Review these Oil change tips and some unique advice from a mechanic in reference to getting the most out of a DIY maintenance service.
Changing your own engine oil has some advantages over going to a quick lube center, but it is not right for everybody. The lube, oil and filter service is a simple operation on some cars and harder than it should be on others.
Either way it's very important to a vehicle's longevity and should be performed as recommended by the manufacturer whether it gets done at an repair shop or in the driveway. The quick lubes are in the business of doing maintenance services extremely fast.
This usually involves the technician rushing to complete it as soon as possible. Often these guys are timed and can be fired if slow. You on the other hand can devote an hour to the service.
This will result in an outcome based on quality not speed. When you're the boss you can make sure everything is done properly and this can help the engine last longer and provide better trouble-free performance.
Another big advantage of self service is the flexibility to use better quality materials if you choose to. Some lubricants claim and show proof that they can increase fuel economy for the life of the automobile. The following oil change tips are things that I do myself on every service.
When you are changing the oil you want to make sure the engine is warm. Not hot and not cold.
What I do is, run the engine for about 20 minutes or take a trip to the local convenience store for a Slurpee, then put the car in the work area.
Then I let the automobile set for another 20 minutes with the hood up and allow the engine to cool. This also allows the engine oil and deposits to settle into the bottom of the oil pan.
Letting the engine oil circulate before the service is a good idea because it can remove some last minute dirt. Before I remove the drain plug I will pull the dipstick and carefully feel the temperature to make sure it's just right.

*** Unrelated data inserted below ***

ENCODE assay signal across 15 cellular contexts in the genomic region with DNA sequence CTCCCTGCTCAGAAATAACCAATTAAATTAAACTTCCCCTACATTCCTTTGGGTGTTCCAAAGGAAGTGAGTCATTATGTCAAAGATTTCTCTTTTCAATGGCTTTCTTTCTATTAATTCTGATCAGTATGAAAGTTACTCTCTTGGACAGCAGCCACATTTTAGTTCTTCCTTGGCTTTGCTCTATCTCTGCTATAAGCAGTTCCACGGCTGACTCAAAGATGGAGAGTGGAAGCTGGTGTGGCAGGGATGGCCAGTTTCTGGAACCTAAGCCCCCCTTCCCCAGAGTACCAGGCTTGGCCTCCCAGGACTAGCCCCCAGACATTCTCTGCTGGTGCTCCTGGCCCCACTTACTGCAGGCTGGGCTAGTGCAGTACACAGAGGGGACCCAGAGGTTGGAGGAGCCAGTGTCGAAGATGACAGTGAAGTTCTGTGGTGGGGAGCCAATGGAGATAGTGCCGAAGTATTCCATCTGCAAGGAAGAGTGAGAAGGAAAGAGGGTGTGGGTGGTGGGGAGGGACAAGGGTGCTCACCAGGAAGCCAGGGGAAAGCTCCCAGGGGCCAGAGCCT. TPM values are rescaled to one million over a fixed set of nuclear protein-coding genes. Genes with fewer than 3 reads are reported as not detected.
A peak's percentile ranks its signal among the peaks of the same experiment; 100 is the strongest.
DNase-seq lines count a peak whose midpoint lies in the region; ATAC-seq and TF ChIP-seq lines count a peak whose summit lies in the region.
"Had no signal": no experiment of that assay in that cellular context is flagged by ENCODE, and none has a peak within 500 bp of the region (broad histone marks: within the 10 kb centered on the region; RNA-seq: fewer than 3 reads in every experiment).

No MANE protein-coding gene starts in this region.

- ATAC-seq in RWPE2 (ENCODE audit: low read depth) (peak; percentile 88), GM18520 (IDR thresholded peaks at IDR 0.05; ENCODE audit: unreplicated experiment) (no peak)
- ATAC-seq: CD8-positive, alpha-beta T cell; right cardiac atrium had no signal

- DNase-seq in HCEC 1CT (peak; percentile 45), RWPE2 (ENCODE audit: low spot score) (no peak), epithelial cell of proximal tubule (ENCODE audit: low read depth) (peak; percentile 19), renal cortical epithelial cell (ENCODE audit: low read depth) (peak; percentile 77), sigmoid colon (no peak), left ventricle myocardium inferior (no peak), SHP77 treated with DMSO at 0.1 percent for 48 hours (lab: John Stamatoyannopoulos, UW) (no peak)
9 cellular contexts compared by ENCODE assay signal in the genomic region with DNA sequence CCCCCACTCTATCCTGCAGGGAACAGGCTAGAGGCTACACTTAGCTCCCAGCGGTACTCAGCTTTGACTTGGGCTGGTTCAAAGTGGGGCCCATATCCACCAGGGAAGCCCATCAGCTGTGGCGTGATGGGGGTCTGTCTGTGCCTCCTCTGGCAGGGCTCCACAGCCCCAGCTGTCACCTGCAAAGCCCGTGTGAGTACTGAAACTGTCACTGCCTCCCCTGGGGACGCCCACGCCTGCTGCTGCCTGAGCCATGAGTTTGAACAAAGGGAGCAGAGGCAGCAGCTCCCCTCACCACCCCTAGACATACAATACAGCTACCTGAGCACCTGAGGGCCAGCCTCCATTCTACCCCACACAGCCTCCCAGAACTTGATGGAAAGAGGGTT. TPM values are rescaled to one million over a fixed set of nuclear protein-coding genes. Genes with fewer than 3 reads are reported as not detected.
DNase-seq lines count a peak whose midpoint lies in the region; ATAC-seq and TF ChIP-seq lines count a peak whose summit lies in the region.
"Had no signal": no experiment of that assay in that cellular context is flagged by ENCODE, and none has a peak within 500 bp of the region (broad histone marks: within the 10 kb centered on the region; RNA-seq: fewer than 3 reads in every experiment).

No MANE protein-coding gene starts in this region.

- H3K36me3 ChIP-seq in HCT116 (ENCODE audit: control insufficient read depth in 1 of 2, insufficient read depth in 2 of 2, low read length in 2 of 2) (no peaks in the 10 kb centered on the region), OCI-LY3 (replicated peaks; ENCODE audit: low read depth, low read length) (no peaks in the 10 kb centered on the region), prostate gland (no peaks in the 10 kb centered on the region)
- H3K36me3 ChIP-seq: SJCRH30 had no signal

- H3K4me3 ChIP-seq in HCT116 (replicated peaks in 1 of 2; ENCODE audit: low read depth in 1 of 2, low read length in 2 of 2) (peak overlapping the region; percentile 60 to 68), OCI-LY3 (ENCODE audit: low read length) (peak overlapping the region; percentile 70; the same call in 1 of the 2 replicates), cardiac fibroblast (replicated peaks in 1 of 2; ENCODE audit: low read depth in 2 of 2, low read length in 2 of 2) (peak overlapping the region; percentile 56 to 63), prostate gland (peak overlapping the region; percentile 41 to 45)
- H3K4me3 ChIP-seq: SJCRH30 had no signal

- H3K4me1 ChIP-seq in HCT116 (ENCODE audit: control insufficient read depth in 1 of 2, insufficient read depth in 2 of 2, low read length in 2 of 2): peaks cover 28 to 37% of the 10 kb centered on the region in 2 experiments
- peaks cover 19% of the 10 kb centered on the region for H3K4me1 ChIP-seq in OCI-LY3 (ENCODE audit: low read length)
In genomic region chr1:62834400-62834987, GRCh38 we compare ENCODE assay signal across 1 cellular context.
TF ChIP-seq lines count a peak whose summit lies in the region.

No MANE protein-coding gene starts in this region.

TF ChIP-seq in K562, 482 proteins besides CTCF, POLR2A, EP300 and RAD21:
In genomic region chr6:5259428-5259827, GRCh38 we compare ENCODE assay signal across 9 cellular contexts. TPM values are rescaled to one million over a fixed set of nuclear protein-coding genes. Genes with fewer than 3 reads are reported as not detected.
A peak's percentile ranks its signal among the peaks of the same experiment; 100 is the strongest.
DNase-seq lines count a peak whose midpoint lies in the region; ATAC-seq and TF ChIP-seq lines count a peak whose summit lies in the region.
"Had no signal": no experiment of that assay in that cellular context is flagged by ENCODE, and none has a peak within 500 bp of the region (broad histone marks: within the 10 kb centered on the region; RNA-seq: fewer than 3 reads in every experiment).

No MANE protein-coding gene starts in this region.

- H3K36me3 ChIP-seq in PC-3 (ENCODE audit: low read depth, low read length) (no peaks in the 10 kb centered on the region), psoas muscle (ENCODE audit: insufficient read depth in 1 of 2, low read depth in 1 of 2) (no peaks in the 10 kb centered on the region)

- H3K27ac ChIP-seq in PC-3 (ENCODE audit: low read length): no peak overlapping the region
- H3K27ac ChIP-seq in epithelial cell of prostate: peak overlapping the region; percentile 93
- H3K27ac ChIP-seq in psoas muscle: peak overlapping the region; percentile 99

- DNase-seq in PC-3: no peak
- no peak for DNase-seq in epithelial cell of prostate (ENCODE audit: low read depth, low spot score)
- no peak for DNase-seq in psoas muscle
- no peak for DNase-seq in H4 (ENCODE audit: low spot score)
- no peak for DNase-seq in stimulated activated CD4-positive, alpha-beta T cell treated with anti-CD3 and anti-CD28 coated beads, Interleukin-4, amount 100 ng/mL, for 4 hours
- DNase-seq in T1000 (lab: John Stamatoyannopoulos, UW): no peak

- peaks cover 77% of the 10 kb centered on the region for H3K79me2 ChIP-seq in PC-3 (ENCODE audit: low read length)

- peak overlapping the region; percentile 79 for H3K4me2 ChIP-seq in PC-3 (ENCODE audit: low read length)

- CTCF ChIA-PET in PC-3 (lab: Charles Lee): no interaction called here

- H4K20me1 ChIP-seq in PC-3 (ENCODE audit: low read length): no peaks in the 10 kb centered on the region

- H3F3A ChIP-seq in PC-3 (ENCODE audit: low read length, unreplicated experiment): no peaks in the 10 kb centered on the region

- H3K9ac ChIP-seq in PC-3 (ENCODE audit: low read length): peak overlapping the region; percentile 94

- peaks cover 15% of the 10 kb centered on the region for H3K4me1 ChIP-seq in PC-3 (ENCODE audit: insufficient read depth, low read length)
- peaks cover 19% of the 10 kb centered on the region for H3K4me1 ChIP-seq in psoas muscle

When the oil is cold it becomes thick and drains slowly. When it's hot it comes out fast but you run the risk of burning yourself and messing up the driveway with splashes.
When I'm changing my own engine oil on my Chevy Blazer or even my wife's Toyota Corolla. I do not lift or raise the vehicle.
The main reason for this is safety concerns and convenience. The most dangerous part of being a do-it-yourself mechanic is lifting a vehicle in the driveway without the proper equipment and safety precautions.
If you can avoid dragging out the floor jack and stands you're much better off. On the two cars I own, lifting the vehicle is not necessary for changing the oil.
Yes I do have to lay on the ground and reach under the car to access the drain plug and the oil filter, but it can be done. This may not be possible on all vehicles, but you should certainly take a look and see if you can reach the filter and drain plug without raising the vehicle. If you can, this is the best way to go.
My third piece of advice is to have some patience and let the oil fully drain from the pan.
After I remove my drain plug I allow the oil to drain for 20 minutes or sometimes even a half hour.
This is a good time to check and top off your fluid levels and perform a visual inspection of belts and hoses.
The bulk of the oil comes out within a minute or two, but it will continue to drip from the drain plug area. The dripping engine oil may be small in quantity, but has the highest concentration of dirt and debris.
This is because we let the oil settle awhile before we started the maintenance service. This way most of the dirty oil and sediment has reached the very bottom of the pan.
I have even been known to flush out the last of it by adding some fresh oil before installing the plug.
I also use a torque wrench to tighten the plug. The factory knows how tight it should be and going beyond this point can damage the pan and threaded bolt.
Do yourself a favor and look up the torque specification and get a cheap torque wrench. This is one of the main advantages of doing the oil change service yourself at home.
Taking the time and doing the best possible job while at the same time, enjoying some quality time with the beloved automobile. I call my car Christine.
A quicky lube place that works on volume will often just drain the bulk of the oil and then jam the plug back in and refill the fluids.
This method winds up leaving the dirtiest of the oil in the bottom of the pan. The undesirable remnants of the old stuff are then mixed with the fresh oil and reduce the quality of the service.
But since we are do it yourself mechanic's, we can take the extra time and allow the dirtiest of the engine oil to drain from our oil pan. A bonus tip: Oil drain plugs get worn over time.
This is an inexpensive little bolt that you might want to consider replacing. If it's to late and damage has occurred to the pan threads I put together an article about stripped drain plugs on my blog.
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